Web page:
Lack of Security 

East Memphis Social Security office slated to close by end of the year.

If all goes as planned, the Social Security office in East Memphis will close on December 28th, leaving 75,000 beneficiaries with the burden of traveling miles away to receive assistance.

 The East Memphis office, located on Players Club Parkway, is slated to close due to administrative budget cuts.

 The closure is estimated to save $300,000 annually. However, it will leave thousands with the inconvenience of traveling to one of three other Social Security offices for service — the closest being a nearly 20-minute drive on Humphreys Boulevard.

 "These folks are going to have to go to offices that are already overrun," said Pete Harris, local president of the American Federation of Government Employees. "A lot of people [won't] receive service now. It's sad but true."

 The East Memphis office currently serves more than 35 zip codes. On an average day, the office sees more than 150 walk-ins and receives more than 500 telephone calls.

 Over the past two years, around 40 Social Security offices have closed nationally. A Social Security office located on South Third was among that number.

 The closings are a result of the Social Security Administration receiving nearly $1 billion less in administrative funding for both the 2011 and 2012 fiscal years than requested by the Obama administration.

"Much of our administrative costs are to fund our employees and facilities across the country, and these cuts make it challenging to acquire and maintain adequate staffing," said Frank Viera, deputy regional communications director for the Social Security Administration. "Last fiscal year, we lost more than 4,000 federal and state employees, including more than 1,600 field office employees. We cannot afford to replace these employees, and we cannot continue to keep as many facilities operating as in prior years."

The consolidation will save the government more than $3.4 million over the course of 10 years, Viera said. Employees at the East Memphis location will continue work at one of the other three offices.

However, the closing affects many low-income Memphians, who lack adequate transportation to travel to other Social Security offices. In addition, some people also lack computers to file information electronically.

"Face-to-face service in a local Social Security office is their lifeline, especially when things go wrong," said Web Phillips, senior legislative representative of the National Committee to Preserve Social Security. "If [someone] was depending on getting a check and the pay date arrived but the check didn't, [they can] immediately go to that Social Security office. It's going to be harder for these folks to get service now that they have to travel a greater distance to get to a local office."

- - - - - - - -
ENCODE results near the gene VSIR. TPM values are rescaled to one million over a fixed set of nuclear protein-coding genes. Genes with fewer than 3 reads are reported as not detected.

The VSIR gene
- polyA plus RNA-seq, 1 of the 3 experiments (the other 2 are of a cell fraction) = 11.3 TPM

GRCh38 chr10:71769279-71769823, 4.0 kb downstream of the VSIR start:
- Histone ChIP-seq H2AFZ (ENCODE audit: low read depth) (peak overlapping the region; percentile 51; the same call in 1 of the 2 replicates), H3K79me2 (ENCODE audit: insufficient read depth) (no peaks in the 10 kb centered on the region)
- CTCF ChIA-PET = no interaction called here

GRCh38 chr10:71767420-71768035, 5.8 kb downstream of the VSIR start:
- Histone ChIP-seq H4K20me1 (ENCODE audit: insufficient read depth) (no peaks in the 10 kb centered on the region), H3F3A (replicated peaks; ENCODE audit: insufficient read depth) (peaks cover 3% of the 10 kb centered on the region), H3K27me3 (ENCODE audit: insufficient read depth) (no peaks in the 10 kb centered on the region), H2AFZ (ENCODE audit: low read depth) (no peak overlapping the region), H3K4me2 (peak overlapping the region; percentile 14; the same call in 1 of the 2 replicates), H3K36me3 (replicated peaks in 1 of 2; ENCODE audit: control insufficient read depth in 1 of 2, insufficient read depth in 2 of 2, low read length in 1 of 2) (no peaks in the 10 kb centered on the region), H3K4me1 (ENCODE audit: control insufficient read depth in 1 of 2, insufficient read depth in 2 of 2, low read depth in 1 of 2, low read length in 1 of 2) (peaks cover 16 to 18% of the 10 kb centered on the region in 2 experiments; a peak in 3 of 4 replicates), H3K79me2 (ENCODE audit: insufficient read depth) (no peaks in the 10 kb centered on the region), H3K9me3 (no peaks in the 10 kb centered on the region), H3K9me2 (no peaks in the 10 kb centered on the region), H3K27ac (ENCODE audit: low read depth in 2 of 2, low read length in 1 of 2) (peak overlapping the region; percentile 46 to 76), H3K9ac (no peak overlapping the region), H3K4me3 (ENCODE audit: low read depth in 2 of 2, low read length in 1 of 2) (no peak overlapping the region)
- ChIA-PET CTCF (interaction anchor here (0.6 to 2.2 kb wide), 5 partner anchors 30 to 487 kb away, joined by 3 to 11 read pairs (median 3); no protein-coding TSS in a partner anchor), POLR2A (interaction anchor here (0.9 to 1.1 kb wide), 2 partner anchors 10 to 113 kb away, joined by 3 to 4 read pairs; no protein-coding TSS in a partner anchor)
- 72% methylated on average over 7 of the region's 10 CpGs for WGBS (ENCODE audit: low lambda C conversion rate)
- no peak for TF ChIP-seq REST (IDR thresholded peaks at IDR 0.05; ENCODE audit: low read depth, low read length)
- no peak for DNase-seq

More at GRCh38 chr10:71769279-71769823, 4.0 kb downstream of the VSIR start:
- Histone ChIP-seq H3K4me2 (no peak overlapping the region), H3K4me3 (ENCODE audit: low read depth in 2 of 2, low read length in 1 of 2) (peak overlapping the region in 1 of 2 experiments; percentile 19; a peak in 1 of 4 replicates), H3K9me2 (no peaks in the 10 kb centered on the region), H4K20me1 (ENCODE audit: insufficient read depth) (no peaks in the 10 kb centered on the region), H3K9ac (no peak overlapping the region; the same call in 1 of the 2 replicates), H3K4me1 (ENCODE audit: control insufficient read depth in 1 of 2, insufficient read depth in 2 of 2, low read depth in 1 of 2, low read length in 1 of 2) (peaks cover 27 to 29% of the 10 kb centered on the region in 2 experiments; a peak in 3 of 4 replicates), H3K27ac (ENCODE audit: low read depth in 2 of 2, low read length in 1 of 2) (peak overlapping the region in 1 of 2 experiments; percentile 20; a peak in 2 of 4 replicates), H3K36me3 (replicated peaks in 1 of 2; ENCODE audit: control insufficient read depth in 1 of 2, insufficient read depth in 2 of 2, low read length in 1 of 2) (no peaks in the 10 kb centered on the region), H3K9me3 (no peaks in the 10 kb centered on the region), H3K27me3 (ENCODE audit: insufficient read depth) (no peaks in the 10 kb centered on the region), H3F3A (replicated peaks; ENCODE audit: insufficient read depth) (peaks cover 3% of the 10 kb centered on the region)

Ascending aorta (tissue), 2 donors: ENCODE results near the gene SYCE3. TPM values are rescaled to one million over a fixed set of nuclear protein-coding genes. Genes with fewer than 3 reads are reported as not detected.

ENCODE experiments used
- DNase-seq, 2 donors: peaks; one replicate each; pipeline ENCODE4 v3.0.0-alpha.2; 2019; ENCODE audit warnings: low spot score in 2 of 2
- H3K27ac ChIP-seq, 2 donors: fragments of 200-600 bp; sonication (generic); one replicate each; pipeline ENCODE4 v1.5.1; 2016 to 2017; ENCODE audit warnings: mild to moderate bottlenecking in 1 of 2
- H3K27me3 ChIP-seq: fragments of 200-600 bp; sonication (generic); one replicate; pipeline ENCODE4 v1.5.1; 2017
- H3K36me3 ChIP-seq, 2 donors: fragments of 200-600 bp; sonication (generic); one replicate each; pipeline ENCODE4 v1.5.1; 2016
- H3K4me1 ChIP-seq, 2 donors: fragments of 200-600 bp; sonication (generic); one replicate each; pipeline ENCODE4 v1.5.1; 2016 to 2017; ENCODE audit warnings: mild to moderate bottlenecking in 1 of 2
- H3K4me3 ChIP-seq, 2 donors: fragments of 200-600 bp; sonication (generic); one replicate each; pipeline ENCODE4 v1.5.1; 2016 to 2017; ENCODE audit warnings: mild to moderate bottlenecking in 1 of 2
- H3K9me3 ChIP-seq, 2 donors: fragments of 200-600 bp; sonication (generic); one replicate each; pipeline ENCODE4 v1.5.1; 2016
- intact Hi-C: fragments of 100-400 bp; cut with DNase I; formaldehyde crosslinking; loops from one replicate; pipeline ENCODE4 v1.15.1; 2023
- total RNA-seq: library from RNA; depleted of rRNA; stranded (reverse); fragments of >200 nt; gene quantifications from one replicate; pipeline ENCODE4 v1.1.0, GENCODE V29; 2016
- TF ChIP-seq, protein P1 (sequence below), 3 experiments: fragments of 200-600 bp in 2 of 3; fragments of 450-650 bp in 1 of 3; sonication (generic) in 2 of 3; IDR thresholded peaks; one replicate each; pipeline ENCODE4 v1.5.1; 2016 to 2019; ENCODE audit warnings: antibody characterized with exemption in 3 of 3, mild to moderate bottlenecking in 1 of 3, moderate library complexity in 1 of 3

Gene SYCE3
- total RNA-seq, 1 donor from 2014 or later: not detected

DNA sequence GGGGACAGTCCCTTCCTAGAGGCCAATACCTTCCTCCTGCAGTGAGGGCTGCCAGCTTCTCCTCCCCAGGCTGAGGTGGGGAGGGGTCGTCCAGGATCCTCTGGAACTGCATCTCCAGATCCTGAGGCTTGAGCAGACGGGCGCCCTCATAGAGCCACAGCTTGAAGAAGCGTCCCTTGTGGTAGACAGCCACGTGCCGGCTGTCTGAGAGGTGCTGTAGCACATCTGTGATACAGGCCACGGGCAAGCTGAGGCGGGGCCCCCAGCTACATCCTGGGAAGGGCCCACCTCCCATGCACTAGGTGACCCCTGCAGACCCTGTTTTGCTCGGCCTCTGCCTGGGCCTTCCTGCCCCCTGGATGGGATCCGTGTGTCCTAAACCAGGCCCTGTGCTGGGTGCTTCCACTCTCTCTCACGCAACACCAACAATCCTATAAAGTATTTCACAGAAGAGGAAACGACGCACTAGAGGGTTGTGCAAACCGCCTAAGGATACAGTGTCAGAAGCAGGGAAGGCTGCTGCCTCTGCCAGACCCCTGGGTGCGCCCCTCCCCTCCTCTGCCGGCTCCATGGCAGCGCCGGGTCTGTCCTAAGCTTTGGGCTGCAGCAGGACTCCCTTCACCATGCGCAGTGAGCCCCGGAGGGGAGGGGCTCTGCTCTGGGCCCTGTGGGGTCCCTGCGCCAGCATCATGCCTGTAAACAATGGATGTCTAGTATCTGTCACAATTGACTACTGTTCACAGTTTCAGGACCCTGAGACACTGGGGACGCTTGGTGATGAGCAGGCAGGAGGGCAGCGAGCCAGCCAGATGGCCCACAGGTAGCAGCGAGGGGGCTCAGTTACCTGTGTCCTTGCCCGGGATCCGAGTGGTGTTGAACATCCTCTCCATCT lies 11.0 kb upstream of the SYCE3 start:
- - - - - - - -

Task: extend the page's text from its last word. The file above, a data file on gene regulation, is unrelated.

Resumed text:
"The only probable avenue that citizens have to express their concerns is to call their local congressman and senators," Phillips continued. "Outside of the post office, Social Security offices are the only government organization that has a physical presence in local communities. As that presence is diminished, service becomes more difficult to get."

Additional assistance can be received at one of three remaining Social Security offices: 1330 Monroe, 225 N. Humphreys, and 3602 Austin Peay. Information can also be accessed online at socialsecurity.gov.

Comments (2)

Showing 1-2 of 2

Add a comment

 
Subscribe to this thread:
Showing 1-2 of 2

Add a comment

ADVERTISEMENT
ADVERTISEMENT
    • Creative Process

      Memphis Brooks Museum of Art leader talks about the decision to consider leaving Overton Park.
    • Fun Money

      Locals, tourists invest in good times here.

Blogs

News Blog

Supreme Court Steps In on Fayette Church Matter

Intermission Impossible

Muhammad Ali Meets Stepin Fetchit at The Hattiloo Theatre

News Blog

Task Force Considers Medical Cannabis

News Blog

Trolleys Return to the Tracks for Testing

Music Blog

Jessi Zazu: In Memoriam

Beyond the Arc

Deflections: The Roster, TV Angst, and The Buy/Sell Clause

Film/TV/Etc. Blog

The Vietnam War

We Saw You

Cooper-Young Fest, Big Bugs, Art of Caring

Music Blog

Linda Heck: Bound to ExCITM tonight

Intermission Impossible

A Memory of Charles Billings

ADVERTISEMENT

More by Louis Goggans

  • Partners in Rhyme

    Starlito & Don Trip: artistic “stepbrothers” and collaborators.
    • Mar 13, 2017
  • More »

Readers also liked…

ADVERTISEMENT
© 1996-2017

Contemporary Media
460 Tennessee Street, 2nd Floor | Memphis, TN 38103
Visit our other sites: Memphis Magazine | Memphis Parent | Inside Memphis Business
Powered by Foundation